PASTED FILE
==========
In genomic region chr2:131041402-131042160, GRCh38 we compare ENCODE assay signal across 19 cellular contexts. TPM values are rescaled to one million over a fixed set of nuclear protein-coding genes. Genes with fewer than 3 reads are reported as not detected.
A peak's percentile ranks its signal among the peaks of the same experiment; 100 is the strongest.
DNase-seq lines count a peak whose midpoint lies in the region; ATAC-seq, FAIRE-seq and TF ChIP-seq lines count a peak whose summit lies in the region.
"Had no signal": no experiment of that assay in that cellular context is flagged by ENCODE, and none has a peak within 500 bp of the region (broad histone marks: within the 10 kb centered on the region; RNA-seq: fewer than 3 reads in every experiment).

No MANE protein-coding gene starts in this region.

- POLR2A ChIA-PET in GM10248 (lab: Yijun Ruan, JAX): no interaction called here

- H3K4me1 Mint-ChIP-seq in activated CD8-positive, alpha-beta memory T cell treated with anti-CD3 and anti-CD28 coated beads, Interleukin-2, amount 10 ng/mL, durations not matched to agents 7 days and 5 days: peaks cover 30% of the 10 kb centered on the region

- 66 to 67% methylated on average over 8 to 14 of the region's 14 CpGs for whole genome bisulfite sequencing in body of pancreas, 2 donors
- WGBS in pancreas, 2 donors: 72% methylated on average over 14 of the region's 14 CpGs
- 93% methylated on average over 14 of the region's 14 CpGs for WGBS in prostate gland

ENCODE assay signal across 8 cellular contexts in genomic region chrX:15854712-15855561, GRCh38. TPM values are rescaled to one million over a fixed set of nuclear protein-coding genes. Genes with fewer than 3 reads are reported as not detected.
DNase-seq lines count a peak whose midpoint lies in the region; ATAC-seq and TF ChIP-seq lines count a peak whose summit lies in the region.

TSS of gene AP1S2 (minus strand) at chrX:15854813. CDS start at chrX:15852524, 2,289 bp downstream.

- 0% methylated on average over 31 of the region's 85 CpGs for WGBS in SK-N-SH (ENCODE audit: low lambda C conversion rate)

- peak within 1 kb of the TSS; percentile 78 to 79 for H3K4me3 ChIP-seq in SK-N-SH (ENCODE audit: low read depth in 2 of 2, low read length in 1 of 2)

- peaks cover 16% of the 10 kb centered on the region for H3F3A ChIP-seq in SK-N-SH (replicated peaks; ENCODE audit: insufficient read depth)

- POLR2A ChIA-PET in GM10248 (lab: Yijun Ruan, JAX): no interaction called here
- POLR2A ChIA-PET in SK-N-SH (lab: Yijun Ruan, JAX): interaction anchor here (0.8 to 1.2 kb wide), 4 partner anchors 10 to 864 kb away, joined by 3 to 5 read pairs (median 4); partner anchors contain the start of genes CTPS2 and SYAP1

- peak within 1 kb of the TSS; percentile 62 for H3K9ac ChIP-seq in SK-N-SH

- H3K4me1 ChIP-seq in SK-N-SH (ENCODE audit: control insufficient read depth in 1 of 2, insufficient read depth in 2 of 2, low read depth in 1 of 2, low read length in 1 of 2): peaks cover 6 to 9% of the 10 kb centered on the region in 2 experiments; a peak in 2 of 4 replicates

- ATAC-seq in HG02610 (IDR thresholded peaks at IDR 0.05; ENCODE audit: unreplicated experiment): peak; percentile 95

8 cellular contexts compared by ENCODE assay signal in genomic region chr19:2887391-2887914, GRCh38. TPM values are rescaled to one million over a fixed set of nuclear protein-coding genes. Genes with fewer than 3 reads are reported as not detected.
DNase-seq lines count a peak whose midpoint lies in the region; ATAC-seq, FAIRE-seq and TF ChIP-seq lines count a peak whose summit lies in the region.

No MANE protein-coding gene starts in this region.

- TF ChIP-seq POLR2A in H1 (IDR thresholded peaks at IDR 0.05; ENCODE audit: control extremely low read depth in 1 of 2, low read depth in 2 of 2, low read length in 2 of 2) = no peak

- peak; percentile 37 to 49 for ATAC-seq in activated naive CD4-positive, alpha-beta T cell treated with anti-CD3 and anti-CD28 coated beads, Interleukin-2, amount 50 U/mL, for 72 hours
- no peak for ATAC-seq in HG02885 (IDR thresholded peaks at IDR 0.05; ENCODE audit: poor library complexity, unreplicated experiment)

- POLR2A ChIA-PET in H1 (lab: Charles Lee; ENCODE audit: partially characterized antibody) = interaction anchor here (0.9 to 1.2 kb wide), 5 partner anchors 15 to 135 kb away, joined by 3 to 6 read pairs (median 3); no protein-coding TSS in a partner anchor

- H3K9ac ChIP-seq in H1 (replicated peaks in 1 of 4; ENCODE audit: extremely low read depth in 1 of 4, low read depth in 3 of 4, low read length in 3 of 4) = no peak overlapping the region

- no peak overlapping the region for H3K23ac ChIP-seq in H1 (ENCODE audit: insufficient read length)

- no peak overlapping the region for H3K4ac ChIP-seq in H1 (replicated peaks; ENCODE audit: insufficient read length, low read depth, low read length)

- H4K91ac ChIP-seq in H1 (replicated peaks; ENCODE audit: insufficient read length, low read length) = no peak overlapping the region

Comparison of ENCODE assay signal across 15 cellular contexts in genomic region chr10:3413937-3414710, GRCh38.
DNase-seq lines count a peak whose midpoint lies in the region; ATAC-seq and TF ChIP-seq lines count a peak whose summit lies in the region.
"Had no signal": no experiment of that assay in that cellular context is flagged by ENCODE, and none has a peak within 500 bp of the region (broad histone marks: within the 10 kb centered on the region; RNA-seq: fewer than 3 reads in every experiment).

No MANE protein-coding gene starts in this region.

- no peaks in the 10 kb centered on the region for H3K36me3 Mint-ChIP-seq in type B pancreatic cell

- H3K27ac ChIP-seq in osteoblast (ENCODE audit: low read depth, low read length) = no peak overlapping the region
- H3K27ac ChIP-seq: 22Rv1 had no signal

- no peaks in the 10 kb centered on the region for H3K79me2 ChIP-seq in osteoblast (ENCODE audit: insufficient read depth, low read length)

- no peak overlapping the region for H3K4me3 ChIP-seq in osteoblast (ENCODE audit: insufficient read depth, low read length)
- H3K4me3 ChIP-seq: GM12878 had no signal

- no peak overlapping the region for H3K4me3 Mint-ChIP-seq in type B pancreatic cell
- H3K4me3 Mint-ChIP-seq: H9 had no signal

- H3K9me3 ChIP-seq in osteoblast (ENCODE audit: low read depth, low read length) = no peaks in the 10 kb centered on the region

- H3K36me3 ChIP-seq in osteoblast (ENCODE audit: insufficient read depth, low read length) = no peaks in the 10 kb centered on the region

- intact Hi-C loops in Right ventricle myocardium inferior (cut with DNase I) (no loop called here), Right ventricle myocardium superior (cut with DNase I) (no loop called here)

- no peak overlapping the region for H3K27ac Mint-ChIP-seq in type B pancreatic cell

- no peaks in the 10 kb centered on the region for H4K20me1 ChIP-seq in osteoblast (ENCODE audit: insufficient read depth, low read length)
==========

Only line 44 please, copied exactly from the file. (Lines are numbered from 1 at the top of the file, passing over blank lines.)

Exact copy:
- H3K4me3 Mint-ChIP-seq: H9 had no signal